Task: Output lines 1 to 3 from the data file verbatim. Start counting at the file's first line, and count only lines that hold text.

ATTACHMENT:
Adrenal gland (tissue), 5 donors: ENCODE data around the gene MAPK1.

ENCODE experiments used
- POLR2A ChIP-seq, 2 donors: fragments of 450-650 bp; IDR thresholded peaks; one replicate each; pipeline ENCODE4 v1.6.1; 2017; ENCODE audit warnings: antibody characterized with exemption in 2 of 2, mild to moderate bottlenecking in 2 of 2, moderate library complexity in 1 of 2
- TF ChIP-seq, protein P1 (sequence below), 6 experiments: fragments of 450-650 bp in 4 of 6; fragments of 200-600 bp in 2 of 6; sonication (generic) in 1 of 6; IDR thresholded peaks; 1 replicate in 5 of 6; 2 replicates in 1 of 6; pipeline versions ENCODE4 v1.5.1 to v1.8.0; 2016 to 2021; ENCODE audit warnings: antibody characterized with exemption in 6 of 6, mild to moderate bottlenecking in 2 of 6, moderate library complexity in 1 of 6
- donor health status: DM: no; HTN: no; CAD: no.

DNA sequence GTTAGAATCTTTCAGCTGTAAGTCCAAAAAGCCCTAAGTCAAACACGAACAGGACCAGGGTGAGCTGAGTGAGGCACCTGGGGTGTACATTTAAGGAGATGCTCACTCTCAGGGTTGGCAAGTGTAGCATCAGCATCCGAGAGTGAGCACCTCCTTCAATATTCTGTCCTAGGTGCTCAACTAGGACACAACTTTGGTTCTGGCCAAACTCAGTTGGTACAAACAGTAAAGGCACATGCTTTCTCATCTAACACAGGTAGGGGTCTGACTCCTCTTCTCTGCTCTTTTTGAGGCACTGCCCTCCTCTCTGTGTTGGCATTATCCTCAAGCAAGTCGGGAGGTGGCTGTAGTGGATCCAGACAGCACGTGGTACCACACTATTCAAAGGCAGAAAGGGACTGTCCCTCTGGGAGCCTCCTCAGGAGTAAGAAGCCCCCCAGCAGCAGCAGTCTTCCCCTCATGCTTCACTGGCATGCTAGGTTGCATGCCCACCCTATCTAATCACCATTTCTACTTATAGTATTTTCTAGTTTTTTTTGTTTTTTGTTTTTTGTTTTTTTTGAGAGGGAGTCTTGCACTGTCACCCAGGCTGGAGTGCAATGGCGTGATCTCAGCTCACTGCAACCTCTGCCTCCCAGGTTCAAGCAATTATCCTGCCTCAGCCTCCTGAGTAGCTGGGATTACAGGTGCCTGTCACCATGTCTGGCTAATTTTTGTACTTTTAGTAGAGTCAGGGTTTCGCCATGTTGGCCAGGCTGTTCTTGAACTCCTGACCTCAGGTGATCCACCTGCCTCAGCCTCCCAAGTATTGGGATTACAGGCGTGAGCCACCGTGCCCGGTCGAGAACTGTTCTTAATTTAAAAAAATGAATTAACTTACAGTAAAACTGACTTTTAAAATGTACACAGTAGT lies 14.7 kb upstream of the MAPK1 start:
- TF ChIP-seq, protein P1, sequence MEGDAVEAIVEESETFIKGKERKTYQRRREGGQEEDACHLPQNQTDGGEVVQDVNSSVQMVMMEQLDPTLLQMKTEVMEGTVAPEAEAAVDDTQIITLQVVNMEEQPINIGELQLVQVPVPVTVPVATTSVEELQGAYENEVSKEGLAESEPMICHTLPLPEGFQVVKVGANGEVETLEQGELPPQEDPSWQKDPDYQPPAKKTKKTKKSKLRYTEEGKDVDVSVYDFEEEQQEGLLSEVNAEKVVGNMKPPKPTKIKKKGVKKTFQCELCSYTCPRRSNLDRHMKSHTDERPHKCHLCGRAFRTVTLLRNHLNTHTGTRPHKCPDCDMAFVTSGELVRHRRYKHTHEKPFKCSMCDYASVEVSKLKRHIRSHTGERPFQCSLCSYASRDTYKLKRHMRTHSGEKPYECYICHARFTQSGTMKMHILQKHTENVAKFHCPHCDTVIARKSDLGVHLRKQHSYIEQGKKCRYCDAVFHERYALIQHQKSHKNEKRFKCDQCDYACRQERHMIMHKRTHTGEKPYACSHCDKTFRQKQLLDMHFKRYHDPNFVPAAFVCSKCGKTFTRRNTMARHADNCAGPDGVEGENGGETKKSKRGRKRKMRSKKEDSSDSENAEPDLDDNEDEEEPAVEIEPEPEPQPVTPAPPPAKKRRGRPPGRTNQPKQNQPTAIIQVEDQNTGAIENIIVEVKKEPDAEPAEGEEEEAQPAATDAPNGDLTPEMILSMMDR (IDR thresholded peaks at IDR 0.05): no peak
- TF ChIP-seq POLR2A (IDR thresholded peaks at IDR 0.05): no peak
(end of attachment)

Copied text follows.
Adrenal gland (tissue), 5 donors: ENCODE data around the gene MAPK1.

ENCODE experiments used
- POLR2A ChIP-seq, 2 donors: fragments of 450-650 bp; IDR thresholded peaks; one replicate each; pipeline ENCODE4 v1.6.1; 2017; ENCODE audit warnings: antibody characterized with exemption in 2 of 2, mild to moderate bottlenecking in 2 of 2, moderate library complexity in 1 of 2